“Sing, Sing, Sing,” although done to death, remains a finale piece, not a first half closer. It seemed perfunctorily read through here saved by the solos of trumpeters Marcus Printup and Sean Jones, and Vincent Gardner on trombone. The drama of Jess Stacy’s impromptu piano solo was nowhere to be heard.
The second half was so artistically creative that it appeared to be another concert entirely. Wilber brought out his re-arrangements of some Sex(p)tet things for four clarinets, adding Ken Peplowski, Ted Nash and Victor Goines to the mix. Alas, the tunes remained unchallenging considering what was available to them including classical reworkings; and think of those Christian-led jams with Count Basie, Cootie Williams and Georgie Auld. The bright moments were when the clarinets in tandem played Goodman’s solos on “Rachel’s Dream.” The highlight of all the small groups was vibraharpist Warren Wolf whose facility and musical knowledge shone through at every turn. Watch for him to challenge leadership in the polls.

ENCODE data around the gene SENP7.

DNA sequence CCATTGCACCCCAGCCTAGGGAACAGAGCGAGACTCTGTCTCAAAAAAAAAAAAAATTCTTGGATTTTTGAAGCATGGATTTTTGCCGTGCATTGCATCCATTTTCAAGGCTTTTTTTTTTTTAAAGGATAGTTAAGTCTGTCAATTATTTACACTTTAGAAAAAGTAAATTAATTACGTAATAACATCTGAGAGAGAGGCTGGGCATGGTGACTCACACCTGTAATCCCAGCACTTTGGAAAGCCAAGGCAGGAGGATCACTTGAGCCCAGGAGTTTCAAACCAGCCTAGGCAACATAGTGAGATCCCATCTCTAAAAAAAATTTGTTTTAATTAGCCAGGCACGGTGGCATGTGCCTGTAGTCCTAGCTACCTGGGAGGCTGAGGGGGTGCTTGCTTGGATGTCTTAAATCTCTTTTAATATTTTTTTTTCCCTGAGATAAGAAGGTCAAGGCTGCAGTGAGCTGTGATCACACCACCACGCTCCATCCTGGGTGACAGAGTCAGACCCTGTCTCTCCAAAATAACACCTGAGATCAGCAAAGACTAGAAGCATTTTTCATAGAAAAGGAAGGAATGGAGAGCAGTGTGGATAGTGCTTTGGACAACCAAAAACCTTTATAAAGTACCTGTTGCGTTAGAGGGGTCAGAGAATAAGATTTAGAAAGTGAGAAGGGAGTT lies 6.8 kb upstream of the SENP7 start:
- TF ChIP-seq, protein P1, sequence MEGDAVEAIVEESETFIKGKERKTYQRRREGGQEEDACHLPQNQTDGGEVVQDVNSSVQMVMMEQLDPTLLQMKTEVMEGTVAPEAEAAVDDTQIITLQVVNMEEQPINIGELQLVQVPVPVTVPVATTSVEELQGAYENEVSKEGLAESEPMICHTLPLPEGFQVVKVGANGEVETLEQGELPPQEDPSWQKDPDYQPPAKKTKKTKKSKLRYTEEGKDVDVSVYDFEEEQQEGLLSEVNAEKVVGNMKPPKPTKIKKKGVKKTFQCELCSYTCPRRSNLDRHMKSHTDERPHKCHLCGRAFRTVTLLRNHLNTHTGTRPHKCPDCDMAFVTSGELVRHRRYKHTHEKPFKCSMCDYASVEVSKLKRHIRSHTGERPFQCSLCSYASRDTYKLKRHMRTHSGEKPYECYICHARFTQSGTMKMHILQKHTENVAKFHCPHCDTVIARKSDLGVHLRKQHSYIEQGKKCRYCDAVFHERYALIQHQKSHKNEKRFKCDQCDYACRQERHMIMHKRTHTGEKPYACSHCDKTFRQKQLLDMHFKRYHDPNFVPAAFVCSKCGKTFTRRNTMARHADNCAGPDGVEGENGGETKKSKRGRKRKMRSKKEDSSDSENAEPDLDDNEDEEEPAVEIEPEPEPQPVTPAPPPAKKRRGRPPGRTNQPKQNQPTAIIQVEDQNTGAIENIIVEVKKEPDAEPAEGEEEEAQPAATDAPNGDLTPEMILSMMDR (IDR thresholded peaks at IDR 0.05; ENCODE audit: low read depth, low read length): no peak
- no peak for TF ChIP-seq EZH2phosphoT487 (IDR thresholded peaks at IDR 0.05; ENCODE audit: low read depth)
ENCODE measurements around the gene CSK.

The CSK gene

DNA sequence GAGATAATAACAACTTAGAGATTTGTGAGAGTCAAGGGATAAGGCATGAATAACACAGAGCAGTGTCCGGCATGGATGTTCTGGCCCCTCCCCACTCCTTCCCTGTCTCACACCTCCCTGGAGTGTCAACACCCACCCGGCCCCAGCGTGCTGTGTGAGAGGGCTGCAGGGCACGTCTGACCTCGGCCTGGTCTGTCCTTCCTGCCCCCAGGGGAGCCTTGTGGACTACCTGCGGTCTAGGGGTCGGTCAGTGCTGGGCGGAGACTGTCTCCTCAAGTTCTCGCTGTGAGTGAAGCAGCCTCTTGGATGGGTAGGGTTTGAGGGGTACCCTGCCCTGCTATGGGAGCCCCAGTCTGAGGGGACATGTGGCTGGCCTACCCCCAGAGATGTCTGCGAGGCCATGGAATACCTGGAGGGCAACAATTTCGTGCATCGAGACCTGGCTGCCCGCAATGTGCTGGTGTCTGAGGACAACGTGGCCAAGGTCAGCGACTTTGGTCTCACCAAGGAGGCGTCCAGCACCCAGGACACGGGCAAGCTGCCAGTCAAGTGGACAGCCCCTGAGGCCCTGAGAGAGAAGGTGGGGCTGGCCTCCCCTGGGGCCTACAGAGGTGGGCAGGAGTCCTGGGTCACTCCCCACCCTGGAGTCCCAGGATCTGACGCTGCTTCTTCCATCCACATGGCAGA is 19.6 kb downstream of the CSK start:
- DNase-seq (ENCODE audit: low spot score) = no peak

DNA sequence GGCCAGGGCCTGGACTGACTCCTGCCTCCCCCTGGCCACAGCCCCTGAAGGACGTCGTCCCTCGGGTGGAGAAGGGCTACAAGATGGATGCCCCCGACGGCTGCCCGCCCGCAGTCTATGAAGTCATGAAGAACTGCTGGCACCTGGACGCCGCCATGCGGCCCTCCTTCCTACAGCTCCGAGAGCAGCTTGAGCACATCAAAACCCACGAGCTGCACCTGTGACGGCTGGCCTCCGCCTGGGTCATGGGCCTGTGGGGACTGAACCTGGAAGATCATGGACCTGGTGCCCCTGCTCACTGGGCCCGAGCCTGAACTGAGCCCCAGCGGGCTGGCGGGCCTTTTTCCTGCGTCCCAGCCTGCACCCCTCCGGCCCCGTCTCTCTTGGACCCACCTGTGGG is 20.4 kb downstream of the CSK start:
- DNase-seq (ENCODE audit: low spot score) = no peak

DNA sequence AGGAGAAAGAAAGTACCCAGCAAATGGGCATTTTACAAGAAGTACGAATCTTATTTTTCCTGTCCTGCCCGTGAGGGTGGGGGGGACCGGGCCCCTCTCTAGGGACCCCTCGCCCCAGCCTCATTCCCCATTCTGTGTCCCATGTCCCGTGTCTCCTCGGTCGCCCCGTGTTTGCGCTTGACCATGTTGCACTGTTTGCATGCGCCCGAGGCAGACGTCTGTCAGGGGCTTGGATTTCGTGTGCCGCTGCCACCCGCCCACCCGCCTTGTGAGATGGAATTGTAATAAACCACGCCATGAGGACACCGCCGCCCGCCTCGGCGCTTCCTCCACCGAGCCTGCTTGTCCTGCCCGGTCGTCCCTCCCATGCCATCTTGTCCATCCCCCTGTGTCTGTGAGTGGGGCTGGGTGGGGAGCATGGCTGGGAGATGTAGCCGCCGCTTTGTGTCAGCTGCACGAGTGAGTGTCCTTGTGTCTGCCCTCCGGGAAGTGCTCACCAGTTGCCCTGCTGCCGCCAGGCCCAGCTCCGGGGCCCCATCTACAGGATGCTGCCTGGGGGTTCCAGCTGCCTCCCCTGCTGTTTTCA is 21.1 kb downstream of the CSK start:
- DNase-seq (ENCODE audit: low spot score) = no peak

More challenging were the band’s reading of the difficult Eddie Sauter and Dr. Mel Powell charts for a later Goodman band. Pulitzer winner (classical) Powell played the piano for Goodman sounding very much like his predecessor, Wilson. Of particular interest was Peplowski’s nailing Sauter’s “Clarinet A La King.” Powell’s “Mission To Moscow” is even more fun if you know the backstory of the turmoil that accompanied that tour. Check out the Phil Woods version, if you can find it (Colpix).
For me the contrasting clarinet styles were the highlight. All three—Wilber, DeFranco and Peplowski—have led, or lead, Goodman ensembles. Wilber comes from Bechet, having been his student; DeFranco from bebop, although he led a Glenn Miller Band; and Peps remains solidly in the Swing tradition. I wandered backstage afterwards and asked Wilber and DeFranco how they felt about that. Wilber was all praise for the JALCJO. DeFranco was right on point. “Benny Goodman was my hero,” he said. “Why shouldn’t I want to play a tribute to him?”